Legacy Fruit Packers LLC in Wapato, Washington, just south of Yakima, is permanently laying off 199 workers in a move that is described as a “closure,” according to notifications filed with the state under the federal WARN Act.
A North Carolina investment firm, International Farming Corp. (IFC), acquired Legacy Fruit Packers and two related companies ― Valley Fruit and Larson Fruit ― according to a report this past January by Global AgInvesting, which tracks investment trends in the agricultural industry. The acquisition included some 4,000 acres of orchards; two packing facilities with the capability of producing 4 million boxes of fruit annually; interests in Sage Fruit, a marketing company based in Yakima; and Pacific Coast Cherry Packers in Wapato.
The three acquired tree-fruit companies, previously owned by the Larson and Verbrugge families, are being combined into a single company called Columbia River Orchards, according to the Global AgInvesting report, which also notes that, because of oversupply of apples, cherries and packing houses, “industry watchers were noting that the Washington State tree-fruit sector was set for a shift toward consolidation.” IFC this past fall announced plans to raise $1.5 billion for a fund focused on investments in U.S. farm operations.
A report in Salem, Oregon’s Capital Press indicates that Valley Fruit and Larson Fruit formed a joint venture called Legacy Fruit Packers some four years ago to build a $17 million apple-packing plant in Wapato. It is not clear, however, if that plant is where the layoffs are occurring. Officials at Legacy Fruit Packers were not immediately available for comment.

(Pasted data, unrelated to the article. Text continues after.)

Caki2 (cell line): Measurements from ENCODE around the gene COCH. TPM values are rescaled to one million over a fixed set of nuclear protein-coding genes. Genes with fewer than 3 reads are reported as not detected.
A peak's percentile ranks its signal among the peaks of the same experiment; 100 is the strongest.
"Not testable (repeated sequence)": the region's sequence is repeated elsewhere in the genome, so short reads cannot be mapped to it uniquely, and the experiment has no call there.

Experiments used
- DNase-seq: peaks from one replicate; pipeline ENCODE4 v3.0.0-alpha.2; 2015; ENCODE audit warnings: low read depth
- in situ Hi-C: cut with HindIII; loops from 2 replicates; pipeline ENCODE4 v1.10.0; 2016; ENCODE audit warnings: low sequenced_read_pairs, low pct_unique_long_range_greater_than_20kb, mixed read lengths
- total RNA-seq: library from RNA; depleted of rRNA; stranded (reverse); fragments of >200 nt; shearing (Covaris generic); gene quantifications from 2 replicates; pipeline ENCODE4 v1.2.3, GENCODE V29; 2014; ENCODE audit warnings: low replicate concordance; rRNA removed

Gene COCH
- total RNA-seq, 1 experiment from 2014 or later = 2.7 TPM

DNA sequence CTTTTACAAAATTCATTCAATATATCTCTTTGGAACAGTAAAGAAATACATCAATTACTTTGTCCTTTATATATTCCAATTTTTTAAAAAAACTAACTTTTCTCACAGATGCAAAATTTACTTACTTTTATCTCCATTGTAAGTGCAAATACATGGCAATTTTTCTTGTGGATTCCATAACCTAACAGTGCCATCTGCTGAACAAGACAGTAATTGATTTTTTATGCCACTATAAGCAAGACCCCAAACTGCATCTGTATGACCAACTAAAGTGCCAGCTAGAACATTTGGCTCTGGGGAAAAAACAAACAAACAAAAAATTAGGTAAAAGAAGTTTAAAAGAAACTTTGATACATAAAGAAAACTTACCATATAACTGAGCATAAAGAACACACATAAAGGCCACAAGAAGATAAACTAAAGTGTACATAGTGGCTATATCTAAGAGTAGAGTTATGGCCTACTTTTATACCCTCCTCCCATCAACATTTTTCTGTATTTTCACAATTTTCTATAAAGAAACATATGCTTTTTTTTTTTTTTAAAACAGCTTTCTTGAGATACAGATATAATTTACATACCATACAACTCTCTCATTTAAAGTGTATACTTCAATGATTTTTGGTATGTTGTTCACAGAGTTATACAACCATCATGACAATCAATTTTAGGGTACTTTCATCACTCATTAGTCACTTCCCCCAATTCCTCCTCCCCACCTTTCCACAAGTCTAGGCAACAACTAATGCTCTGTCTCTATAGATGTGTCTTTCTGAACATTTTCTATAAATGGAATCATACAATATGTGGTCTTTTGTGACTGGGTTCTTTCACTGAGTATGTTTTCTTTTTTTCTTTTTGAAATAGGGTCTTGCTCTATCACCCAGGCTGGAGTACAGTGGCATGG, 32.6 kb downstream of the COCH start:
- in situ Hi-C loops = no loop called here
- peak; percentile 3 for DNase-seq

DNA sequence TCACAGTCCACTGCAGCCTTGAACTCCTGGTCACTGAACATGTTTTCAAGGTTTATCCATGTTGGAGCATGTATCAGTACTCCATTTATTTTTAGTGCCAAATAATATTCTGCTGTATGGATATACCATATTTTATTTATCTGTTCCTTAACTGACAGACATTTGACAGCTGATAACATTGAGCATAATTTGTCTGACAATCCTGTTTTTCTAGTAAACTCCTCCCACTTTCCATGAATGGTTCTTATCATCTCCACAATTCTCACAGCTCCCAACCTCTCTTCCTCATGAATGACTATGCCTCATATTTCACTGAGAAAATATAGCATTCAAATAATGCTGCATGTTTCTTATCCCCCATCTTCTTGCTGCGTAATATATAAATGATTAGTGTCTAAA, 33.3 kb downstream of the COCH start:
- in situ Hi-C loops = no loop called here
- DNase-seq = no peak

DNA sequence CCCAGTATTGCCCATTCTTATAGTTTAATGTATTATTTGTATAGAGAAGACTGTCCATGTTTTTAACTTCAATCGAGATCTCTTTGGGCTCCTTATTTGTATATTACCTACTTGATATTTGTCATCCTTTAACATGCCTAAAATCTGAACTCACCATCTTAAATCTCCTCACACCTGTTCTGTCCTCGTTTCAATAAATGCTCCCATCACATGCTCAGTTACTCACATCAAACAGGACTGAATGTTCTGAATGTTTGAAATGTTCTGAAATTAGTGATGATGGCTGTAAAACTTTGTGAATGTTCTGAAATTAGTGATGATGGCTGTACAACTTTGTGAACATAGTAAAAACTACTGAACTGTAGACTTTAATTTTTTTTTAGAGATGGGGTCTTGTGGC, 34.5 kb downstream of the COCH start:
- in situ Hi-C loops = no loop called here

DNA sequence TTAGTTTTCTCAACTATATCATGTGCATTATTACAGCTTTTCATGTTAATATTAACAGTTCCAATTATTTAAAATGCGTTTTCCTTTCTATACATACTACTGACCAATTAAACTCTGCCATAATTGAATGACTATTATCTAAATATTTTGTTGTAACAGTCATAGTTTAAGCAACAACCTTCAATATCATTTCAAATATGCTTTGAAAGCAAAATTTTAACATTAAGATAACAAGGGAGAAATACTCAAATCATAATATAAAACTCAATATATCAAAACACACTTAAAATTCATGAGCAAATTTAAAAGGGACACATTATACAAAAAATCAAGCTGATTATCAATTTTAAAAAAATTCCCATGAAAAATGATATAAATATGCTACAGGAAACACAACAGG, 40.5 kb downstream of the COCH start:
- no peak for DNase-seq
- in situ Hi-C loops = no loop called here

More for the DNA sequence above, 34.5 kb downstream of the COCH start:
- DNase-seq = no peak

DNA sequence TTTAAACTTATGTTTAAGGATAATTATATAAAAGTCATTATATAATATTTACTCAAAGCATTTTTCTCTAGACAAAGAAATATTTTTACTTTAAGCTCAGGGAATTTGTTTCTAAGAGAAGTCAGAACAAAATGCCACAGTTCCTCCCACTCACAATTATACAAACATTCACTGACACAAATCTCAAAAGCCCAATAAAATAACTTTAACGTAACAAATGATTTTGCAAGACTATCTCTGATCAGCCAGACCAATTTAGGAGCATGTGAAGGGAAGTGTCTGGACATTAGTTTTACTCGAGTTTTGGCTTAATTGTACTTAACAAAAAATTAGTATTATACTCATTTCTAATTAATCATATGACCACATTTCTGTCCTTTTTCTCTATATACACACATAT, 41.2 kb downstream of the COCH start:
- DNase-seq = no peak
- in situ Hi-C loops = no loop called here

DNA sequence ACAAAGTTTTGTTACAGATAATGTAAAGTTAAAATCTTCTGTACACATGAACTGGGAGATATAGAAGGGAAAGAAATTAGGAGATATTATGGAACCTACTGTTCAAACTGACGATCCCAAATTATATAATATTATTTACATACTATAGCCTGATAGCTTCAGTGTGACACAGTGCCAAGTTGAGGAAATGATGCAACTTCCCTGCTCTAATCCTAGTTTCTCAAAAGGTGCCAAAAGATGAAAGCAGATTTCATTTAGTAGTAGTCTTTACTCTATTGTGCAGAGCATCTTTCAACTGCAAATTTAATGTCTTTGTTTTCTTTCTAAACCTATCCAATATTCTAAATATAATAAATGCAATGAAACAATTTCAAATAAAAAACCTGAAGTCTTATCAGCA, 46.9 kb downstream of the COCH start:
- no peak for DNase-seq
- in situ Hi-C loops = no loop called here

Legacy Fruit Packers’ website describes the company as a “vertically integrated grower, packer and shipper of fresh apples, pears and cherries with facilities in Selah and Wapato.” Legacy Fruit Packers was formed in 2015, according to the website, as a combination of the warehouse and packing operations of Larson Fruit Co. and Valley Fruit. The company and its related orchard entities employ more than 530 people, the website indicates.
Tree fruit accounts for a big percentage of Washington state’s more than $11 billion agricultural industry, according to the Washington State Tree Fruit Association. Apples alone represent 22 percent of the state’s annual agricultural value, or some $2.39 billion, and tree fruit overall averages about 27.5 percent of Washington agricultural value, the association notes.
The WARN Act requires employers with 100 or more workers to notify workers 60 days prior to any closure or layoffs. Companies also must provide written notice to the Washington Employment Security Department and the top elected official in the community where the layoff or closure is occurring.